Sometimes I’m asked if I’m raising my son as a Buddhist, which I find to be a very interesting question. It of course starts with the assumption that I think of myself as a Buddhist, which in fact I do, but it’s not self evident in America that someone who practices Zen is necessarily a Buddhist in the sense of feeling that they’ve converted to the Buddhist religion. That is one way we can understand what it means to take the precepts, a kind of ritual of conversion, but for many people in the West, practicing Zen goes along side of whatever other religious or cultural heritage they’ve grown up in and doesn’t necessarily replace it. Many teachers say we can practice meditation and be a good Christian or a good Jew or a good Muslim while you do that, so the distinction between a practice and a religion in the West is ambiguous and slippery.
The tendency in the West in many ways has been towards a secularized instrumentalized version of meditation, one that cuts it off from Asian cultural roots and turns it into a form of mindfulness which can be extended into all sorts of contexts, many of them overtly therapeutic, without having any religious connotation at all. Now personally, as you know, I try to emphasize a religious side to this practice, but I do so primarily in the service of not going down this path of instrumentalization. I maintain it in the spirit of no gain. And yet we maintain this as a lay center and I’m not a priest, so it’s a further muddle about to what extent I am a religious teacher or a meditation teacher or if this is a religious center or a center for practice.
In regard to the original question about my son, I never attempted to raise him as a Buddhist. I realize instinctively I react to that as if I was asked if I am raising him as a Wittgensteinian or a psychoanalyst. I generally think of this as a practice that one must choose and come to on their own in adulthood and it’s not separable from making a study and a commitment to the practice, to doing something. I don’t particularly think of it as maintaining a Buddhist household the way someone would maintain a kosher household. His mother did want to have him raised Jewish, and that meant going through various versions of Hebrew school and being bar mitzvahed.
I think he exemplified the story in the old joke about the congregation that complained to the rabbi that there were mice in the synagogue and nothing they could do seemed to get rid of the mice whatever they tried. And the rabbi said don’t worry, I have a foolproof way of making the mice go away and never coming back. I will bar mitzvah them. That seemed to work pretty well for my son, who went through all that training and didn’t really want to have anything else to do with it. In a sense I did not want to repeat that with Zen and impose something on him that was not of his choice. It will be there if he wants to find it, I hope.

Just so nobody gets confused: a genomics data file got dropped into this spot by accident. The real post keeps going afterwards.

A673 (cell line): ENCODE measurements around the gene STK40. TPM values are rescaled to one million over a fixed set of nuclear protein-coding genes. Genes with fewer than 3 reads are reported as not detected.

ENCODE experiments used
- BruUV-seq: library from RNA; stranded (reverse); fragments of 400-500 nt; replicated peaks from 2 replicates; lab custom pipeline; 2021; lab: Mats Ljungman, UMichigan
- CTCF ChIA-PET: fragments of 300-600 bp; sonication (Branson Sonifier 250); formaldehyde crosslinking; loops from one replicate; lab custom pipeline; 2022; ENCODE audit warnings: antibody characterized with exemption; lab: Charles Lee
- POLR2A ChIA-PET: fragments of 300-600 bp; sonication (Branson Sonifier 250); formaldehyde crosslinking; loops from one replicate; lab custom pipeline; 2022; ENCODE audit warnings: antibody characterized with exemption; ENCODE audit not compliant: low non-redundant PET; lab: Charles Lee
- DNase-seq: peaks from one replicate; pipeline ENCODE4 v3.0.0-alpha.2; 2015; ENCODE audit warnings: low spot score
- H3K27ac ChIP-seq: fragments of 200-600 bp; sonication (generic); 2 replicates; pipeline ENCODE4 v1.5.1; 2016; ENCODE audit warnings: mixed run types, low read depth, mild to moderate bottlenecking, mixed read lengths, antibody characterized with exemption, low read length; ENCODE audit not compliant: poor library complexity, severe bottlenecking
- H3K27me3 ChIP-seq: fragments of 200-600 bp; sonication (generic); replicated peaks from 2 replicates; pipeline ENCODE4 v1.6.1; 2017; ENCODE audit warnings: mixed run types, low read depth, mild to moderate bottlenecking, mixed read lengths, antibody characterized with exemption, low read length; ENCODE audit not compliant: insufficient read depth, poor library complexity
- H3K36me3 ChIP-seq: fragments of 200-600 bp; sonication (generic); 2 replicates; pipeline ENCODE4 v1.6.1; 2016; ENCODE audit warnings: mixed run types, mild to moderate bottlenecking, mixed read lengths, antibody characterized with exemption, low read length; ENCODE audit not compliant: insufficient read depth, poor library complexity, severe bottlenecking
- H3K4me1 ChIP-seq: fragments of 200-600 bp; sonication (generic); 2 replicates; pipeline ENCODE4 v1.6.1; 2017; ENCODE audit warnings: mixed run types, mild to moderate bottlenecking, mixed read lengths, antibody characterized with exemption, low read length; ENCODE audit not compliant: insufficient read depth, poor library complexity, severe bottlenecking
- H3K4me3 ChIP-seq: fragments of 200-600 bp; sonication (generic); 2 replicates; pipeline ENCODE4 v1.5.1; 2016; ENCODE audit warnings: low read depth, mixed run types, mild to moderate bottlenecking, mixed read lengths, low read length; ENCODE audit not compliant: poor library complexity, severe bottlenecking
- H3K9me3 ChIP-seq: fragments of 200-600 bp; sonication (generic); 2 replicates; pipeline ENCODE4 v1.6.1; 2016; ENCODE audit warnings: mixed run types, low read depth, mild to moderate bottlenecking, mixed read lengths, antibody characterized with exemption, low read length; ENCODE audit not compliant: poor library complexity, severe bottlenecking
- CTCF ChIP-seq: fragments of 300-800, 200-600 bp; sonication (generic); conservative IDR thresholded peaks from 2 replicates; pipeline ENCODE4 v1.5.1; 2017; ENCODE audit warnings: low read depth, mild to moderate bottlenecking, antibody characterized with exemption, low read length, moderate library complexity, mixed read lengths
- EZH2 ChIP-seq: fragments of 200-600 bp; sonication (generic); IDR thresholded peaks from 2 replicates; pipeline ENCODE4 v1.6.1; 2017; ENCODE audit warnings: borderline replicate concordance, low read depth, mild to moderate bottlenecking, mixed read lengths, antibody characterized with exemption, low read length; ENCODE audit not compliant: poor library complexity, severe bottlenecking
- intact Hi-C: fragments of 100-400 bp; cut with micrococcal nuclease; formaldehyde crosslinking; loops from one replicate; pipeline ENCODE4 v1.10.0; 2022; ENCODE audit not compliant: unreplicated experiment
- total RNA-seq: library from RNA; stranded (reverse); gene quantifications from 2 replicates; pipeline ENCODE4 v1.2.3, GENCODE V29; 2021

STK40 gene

But part of the discussion in a lot of communities as a corollary to the question of lay versus religious practice, is whether you have a priest in a center who creates a sense of a community center that reaches out to families. A priest can do that in terms of performing ceremonies, weddings and funerals, but also very typically when they can run schools, they can run kindergartens and daycare centers, and they can do things that create family programs. And I think that in some larger centers there is an effort to make the Zen center a community center the way a synagogue or church would be in a traditional western context. I’ve never lived in a place that had a big enough or flourishing Buddhist community to see that happen. I suppose the people in San Francisco or Portland and a few other places might have that opportunity. I’m not sure I can imagine it or would even want it. It seems strange to me. Again, because even though I think of this as a religious practice, I think it would be more akin to having a community organized around the Analytic Institute, and have all the families get together and send their kids to the same school and vacation together in Wellfleet in the summer. There are people who do that sort of thing, but I don’t really want to be part of a homogenous group like that.
I do think it’s an unanswered question about the course of Buddhist practice in America, how it’s going to go down these different bifurcating paths. I think there are great pitfalls if it goes down the path of purely secularized mindfulness. I don’t know if it’s really viable to go down the path of a priest-centered religious community, making Zen centers like churches and synagogues. I don’t know if it can persist as a monastic tradition. The model is not clear. And I don’t have any answer. I think the questions are real and it’s the next generation that will see how it turns out.